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Replant Risks, Rewards

April 28, 2012
By: Rhonda Brooks, Farm Journal Seeds & Production Editor

What early planting may mean to this year’s crop

Many farmers rolled the proverbial dice and planted their corn crop early this spring—some nearly a month early. Positive pricing potential for selling August old-crop corn and ideal weather conditions influenced their decision.

As May starts to unfurl, those farmers are waiting to see if their gamble pays off. For some it will, for others it won’t, says Ken Ferrie, Farm Journal Field Agronomist, based in Heyworth, Ill.

"Every year, a dozen farmers in our area face a replanting decision, and I expect that this year as well," he says.

A cold snap could stall corn emergence or growth and pave the way for insect problems. "While still in the ground, corn is burning up its food supply and giving off CO2 emissions, which is what wireworms and other insects are attracted to," Ferrie explains. "You may then have cool-season water molds to deal with as well."

Worse yet, a killing frost could force farmers to replant their corn crop or shift to another crop, most likely soybeans. Killing frosts are particularly damaging to larger corn, which may have its growing points emerged.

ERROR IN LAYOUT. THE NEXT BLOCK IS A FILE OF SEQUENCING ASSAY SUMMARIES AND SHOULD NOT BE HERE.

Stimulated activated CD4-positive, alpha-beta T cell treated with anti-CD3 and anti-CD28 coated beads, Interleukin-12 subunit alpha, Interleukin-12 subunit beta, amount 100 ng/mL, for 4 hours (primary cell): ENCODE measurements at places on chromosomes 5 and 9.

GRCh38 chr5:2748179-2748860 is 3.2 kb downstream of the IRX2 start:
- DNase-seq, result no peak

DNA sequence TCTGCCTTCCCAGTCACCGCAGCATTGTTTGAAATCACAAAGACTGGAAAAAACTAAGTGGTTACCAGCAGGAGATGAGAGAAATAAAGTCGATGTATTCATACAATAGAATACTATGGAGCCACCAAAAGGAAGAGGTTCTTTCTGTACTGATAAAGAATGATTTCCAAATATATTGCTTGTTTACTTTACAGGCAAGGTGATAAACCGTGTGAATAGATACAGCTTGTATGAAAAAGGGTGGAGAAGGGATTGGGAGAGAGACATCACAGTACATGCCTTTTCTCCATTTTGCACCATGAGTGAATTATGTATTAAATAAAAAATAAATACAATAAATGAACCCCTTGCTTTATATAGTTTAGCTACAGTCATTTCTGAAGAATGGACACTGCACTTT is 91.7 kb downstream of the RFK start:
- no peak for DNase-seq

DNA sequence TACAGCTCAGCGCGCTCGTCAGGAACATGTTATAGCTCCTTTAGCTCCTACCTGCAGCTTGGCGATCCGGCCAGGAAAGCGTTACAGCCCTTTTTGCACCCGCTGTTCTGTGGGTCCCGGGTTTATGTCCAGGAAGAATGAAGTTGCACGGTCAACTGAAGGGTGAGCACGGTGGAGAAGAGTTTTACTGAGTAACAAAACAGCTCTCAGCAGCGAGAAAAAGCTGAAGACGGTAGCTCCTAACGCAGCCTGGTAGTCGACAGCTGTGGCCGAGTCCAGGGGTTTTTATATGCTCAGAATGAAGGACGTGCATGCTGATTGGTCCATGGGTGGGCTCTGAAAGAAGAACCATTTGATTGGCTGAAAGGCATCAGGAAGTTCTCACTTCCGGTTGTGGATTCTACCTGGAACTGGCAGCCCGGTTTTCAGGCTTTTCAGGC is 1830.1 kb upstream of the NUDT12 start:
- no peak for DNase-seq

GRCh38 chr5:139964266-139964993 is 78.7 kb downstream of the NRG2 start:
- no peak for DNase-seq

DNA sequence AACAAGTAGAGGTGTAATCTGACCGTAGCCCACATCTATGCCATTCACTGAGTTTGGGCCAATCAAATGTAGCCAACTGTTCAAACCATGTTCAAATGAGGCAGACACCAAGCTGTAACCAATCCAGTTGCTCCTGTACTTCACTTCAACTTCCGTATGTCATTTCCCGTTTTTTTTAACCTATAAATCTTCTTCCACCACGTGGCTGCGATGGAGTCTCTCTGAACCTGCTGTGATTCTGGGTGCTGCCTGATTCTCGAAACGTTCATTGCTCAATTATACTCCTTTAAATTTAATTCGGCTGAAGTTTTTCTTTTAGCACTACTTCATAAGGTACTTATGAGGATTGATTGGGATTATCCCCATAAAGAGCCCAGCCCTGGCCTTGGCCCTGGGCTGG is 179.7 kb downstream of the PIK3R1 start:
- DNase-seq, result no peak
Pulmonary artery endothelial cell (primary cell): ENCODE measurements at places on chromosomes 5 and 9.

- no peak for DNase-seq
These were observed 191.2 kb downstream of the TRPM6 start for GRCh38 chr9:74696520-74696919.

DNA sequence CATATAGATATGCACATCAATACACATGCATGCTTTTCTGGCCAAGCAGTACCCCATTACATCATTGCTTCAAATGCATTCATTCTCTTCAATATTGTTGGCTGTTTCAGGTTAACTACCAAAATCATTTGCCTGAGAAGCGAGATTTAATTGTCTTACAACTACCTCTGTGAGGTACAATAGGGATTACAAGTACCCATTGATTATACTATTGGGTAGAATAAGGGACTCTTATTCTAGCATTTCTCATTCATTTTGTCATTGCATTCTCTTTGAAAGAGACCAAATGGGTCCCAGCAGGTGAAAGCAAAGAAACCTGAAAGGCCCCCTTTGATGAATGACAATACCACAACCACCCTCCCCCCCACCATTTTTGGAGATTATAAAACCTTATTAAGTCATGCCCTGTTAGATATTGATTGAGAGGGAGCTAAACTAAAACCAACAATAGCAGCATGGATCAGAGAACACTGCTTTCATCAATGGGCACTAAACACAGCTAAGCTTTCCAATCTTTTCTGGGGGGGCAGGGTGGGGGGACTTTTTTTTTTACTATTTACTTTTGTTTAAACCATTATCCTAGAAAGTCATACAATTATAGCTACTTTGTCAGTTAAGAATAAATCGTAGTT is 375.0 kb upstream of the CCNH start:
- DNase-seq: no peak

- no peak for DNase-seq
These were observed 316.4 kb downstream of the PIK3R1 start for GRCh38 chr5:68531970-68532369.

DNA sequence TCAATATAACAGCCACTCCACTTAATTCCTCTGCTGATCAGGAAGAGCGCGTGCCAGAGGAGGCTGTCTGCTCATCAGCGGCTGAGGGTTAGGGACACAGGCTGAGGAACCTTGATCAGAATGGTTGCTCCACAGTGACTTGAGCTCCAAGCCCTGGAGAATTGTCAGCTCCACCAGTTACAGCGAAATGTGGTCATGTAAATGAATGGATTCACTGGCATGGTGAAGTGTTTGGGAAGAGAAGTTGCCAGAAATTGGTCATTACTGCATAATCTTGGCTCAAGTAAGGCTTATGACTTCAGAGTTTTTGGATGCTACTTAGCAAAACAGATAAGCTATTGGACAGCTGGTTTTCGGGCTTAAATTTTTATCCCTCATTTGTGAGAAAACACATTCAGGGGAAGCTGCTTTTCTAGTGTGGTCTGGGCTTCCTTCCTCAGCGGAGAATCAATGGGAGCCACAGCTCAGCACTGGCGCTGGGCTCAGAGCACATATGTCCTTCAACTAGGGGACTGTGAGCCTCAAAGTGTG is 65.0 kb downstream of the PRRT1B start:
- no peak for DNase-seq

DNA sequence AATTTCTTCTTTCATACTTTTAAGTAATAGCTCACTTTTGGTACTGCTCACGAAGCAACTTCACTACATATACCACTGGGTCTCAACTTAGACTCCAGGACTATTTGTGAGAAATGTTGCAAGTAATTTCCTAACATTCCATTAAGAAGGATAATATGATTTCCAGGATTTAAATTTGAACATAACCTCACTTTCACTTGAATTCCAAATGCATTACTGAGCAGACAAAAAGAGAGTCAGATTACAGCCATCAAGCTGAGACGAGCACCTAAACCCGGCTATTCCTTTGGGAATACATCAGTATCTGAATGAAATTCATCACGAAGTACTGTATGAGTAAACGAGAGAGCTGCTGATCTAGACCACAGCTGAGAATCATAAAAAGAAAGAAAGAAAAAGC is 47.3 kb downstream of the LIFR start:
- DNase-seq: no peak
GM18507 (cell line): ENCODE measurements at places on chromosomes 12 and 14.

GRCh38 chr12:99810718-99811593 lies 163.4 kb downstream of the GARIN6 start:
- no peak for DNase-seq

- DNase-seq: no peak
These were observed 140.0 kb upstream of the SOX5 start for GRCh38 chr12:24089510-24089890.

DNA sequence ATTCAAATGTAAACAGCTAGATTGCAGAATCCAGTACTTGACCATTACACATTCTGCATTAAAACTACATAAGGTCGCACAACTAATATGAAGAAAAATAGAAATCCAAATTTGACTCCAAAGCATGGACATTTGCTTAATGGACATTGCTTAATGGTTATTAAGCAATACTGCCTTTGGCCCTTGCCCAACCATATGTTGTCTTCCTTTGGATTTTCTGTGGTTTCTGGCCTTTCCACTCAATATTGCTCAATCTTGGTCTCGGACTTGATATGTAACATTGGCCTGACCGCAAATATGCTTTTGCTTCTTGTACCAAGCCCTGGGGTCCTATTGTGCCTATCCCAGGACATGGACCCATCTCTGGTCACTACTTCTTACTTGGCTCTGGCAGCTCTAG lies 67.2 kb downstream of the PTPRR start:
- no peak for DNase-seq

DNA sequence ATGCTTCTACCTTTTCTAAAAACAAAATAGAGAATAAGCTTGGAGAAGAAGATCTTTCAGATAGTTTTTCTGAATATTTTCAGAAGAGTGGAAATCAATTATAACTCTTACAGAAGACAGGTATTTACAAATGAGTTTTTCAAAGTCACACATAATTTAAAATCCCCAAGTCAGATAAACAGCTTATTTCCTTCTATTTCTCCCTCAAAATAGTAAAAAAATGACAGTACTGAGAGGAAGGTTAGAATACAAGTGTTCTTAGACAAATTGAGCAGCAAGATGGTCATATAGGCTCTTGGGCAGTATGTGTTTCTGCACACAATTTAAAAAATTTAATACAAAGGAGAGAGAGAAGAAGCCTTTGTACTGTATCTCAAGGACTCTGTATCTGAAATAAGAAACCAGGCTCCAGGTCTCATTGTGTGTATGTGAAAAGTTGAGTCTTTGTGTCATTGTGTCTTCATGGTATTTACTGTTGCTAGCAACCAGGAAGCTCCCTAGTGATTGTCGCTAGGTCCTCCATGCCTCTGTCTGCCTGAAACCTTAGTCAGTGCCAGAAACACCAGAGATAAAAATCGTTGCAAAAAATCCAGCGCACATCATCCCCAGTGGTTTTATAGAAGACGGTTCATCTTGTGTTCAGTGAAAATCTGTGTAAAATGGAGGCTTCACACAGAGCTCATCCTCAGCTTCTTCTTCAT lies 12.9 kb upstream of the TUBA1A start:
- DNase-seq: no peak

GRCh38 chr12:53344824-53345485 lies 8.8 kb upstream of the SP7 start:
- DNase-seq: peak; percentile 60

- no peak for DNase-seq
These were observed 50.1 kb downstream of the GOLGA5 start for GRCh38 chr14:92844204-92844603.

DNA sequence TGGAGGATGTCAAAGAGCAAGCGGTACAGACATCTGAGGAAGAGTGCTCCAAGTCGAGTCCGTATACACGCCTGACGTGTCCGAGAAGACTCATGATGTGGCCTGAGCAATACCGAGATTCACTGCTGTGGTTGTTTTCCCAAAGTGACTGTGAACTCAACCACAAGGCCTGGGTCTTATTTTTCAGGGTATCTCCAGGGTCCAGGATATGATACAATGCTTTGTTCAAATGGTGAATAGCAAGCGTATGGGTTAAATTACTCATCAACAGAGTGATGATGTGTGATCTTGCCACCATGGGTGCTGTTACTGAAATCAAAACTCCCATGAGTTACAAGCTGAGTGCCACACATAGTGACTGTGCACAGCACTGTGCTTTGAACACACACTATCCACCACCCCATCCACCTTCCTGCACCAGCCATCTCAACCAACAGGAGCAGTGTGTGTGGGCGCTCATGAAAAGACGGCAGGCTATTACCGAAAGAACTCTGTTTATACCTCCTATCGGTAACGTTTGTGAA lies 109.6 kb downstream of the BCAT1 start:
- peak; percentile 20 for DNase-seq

"Corn is more likely to recover during earlier stages of growth, but as it matures into V4 and beyond, there are fewer reserves left in the seed to support regrowth of the plant," says Brad Miller, Ohio territory agronomist for DeKalb. "If a freeze is severe enough, it could kill the growing point even while beneath the soil surface."

Ferrie advises farmers who are faced with a replanting decision to think the process through before taking action.

"Try to take the emotion out of your decision making; get down to the numbers and let them help you decide what to do," he says. "You don’t want to tear up what might be a 170-bu.-per-acre crop to produce a 160-bu. crop."

That advice is more pertinent than usual this spring, as many premium corn hybrids are in tight supply.

"If you got the best products for your farm the first time around, you were fortunate. You may not be able to get them a second time," says Jeff Hartz, director of marketing for Wyffels Hybrids in Geneseo, Ill.

Josh St. Peters, corn marketing manager for Pioneer Hi-Bred, adds: "The initial hybrid may not be available for replant, but we have other quality seed available."

There were seed production challenges this year. Some winter production sites in South America experienced heat stress at pollination, which undercut seed quality and yields. Transportation problems also played havoc with availability this spring, as companies struggled to get seed corn back to the U.S. and delivered in a timely fashion.

A logical strategy. Ferrie tells farmers to start by assessing what their current crop will yield versus what a replanted crop is likely to yield. This involves evaluating the corn stand and total plant populations in each field.

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FEATURED IN: Farm Journal - Late Spring 2012
RELATED TOPICS: Corn, Agronomy, Production



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